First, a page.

Recommended // Celebrating 30 years of Fire Records


Thirty years ago, the IRA bombed the Tory party conference in Brighton, the coal miners were on strike and Sony had just introduced the first commercial CD player. Oh, and the independent British label Fire Records was born.

Founded by Clive Solomon, it quickly boasted a roster jam-packed with incendiary bands such as Spaceman 3, Pulp and Teenage Fanclub. In the Nineties, it expanded to accommodate some gems of the American underground, such as Neutral Milk Hotel, Built to Spill, The Lemonheads, and Urge Overkill, before being rekindled by current boss James Nicholls. Last year, the label released some of the unsung albums of the year with Bardo Pond’s majestic Peace and Venus, the dub-menace of Las Kellies’ Total Exposure and Orchestra of Sphere’s madcap Vibration Animal Sex Brain Music.

This weekend (May 15-18), the label is throwing a four-night birthday party to show off acts young and old and treat fans to a right old knees up. Slightly creakier than they used to be and just that wee bit wiser as well, the Fire Records story is still burning bright. And one of the label’s newest signings, Scraps, is due to kick off the party on Thursday as she opens for Las Kellies at Oslo in Hackney.

Speaking to London in Stereo outside of Brixton’s Windmill pub, Australian artist Scraps (aka Laura Hill) admits she was delighted to be picked up by Fire Records. “James ended getting a 7” I made on a small, short-lived label called Disembraining Machine,” she recalls. “He re-released it and asked me to join the label. Amazing.”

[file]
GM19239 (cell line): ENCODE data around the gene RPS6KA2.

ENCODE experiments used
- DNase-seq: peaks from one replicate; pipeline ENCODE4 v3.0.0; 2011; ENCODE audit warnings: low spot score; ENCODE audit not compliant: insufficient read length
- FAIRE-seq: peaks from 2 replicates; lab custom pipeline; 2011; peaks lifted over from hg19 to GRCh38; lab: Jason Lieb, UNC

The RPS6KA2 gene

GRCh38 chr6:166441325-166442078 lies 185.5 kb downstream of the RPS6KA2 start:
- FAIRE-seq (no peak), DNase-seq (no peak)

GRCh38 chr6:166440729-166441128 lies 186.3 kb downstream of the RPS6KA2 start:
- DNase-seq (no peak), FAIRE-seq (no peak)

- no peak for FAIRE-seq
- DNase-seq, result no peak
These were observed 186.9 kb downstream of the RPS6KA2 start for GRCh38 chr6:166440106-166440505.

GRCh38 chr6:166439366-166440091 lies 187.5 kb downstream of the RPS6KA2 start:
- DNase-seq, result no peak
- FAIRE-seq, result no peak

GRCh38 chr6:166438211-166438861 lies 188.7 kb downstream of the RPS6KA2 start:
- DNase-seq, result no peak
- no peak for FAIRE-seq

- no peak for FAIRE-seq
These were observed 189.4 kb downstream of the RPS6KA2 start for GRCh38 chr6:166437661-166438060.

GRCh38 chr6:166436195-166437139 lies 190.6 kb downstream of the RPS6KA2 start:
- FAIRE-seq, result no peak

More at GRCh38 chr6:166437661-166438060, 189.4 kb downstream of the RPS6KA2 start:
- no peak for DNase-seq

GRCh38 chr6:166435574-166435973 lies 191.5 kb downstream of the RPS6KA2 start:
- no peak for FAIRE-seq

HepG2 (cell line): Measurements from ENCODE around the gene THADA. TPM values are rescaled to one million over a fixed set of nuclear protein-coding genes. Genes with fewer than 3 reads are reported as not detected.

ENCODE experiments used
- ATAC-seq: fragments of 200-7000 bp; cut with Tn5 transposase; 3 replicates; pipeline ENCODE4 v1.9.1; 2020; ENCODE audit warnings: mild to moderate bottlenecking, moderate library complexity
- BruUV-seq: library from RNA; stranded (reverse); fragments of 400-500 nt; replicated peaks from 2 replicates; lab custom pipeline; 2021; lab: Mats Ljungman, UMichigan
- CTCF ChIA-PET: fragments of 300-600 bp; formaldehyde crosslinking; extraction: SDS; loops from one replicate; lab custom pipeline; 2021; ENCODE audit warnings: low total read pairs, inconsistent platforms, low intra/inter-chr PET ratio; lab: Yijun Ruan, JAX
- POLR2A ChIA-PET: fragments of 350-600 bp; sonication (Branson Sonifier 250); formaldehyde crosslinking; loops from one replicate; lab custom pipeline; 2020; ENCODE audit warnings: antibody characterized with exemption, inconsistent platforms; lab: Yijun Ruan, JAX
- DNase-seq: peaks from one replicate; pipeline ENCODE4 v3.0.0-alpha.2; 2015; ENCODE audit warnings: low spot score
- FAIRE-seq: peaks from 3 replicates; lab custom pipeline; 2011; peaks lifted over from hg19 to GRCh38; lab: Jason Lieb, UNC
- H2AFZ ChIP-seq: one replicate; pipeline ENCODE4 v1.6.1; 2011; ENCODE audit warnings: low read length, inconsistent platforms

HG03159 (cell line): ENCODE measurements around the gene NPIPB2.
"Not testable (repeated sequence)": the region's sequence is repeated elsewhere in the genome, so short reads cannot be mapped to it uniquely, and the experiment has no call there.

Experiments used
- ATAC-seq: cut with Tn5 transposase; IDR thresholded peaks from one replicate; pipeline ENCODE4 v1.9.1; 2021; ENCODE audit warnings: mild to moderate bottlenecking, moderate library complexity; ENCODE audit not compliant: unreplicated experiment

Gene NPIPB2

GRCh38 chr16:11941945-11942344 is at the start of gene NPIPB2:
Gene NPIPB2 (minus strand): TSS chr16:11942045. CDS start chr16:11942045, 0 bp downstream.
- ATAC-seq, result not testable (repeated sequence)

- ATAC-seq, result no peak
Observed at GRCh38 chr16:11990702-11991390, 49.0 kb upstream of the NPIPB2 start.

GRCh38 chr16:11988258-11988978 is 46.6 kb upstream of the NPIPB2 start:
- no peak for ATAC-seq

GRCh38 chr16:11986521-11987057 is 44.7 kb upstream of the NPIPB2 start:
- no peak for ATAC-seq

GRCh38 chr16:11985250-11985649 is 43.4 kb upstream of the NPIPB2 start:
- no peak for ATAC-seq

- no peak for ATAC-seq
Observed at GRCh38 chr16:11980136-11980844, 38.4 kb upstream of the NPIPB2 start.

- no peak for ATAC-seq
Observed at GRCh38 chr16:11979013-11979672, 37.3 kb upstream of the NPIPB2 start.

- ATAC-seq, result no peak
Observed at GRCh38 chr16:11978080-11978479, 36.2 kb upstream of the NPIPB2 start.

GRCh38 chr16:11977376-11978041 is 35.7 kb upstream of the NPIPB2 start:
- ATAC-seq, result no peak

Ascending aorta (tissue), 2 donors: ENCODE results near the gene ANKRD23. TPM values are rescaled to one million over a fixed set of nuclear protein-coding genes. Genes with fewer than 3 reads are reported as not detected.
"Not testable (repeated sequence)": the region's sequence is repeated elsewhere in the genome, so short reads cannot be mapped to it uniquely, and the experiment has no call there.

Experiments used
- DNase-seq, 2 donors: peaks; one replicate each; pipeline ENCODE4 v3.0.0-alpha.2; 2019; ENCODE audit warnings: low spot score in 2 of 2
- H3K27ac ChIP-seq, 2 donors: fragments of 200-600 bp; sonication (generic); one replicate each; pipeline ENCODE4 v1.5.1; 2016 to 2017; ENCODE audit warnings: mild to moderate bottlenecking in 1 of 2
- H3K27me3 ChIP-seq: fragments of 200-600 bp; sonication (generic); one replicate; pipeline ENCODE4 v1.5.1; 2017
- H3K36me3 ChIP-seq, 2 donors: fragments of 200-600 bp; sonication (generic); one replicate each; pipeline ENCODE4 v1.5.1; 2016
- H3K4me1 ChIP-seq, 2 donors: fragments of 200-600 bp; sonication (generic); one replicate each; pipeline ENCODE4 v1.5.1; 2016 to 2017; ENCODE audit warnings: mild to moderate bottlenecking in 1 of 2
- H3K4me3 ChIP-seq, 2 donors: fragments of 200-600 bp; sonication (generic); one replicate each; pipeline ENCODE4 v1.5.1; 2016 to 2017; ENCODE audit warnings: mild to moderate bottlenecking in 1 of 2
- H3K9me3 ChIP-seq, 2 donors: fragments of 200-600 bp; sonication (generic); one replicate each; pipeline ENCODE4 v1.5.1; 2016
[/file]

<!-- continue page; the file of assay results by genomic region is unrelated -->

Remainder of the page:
Her first long-player on Fire Records is Electric Ocean, released in March, which shows off Hill’s obsession with the dinky electronica of the Eighties. The decade’s stylistic influence for Hill is as old as Fire Records itself and has proven important to the Brisbane musician, as she freely admits: “I got my first keyboard from a boyfriend. And I quickly realised that I could make music that sounded like the Human League! Which was so cool to me – and I’ve just taken it from there.”

Her Fire Records debut is full of the risk-taking and trademark obtuse commercial decisions that have typified the success of the independent label over the past 30 years. One of the standout tracks is the mind-scrambling Mushroom Gods, chronicling Hill’s uneasy relationship with fungus. “They are not animals/ they are not insects/ mushroom gods,” she sings in a creepy deadpan chorus, referencing a story she read in a holistic magazine about a drug addict encountering the God of Mushrooms in a psychedelic vision during a trip, who threatened to kill him if he every ate them again.

“In Australia, it’s so hot that most people have a fungus living in their blood. The only way you can kill it from living in side you is to stop feeding it beer and sugars,” Hill says breathlessly. “Otherwise you become the beast. I’ve heard of an 80-year-old woman who has to keep cutting the fungus that’s growing on her face because she won’t stop eating bread and jam. Her whole body is fucking full of mould – it’s so humid. It’s a mouldy paradise. Mushrooms freak me out. But I love eating them. They are so tasty!”

30 Years of Fire Records

May 15
Oslo, Hackney
Las Kellies + Scraps

May 16
The Lexington, Kings Cross
Scott & Charlene’s Wedding + Fawn Spots + Keel Her

May 17
The Lexington, Kings Cross
Wreckless Eric + The Wave Pictures

May 18
The Lexington, Kings Cross
Guided by Voices ‘Cool Planet’ album release party + Riding the Low + others playing original sets and GBV covers. Compered by Stewart Lee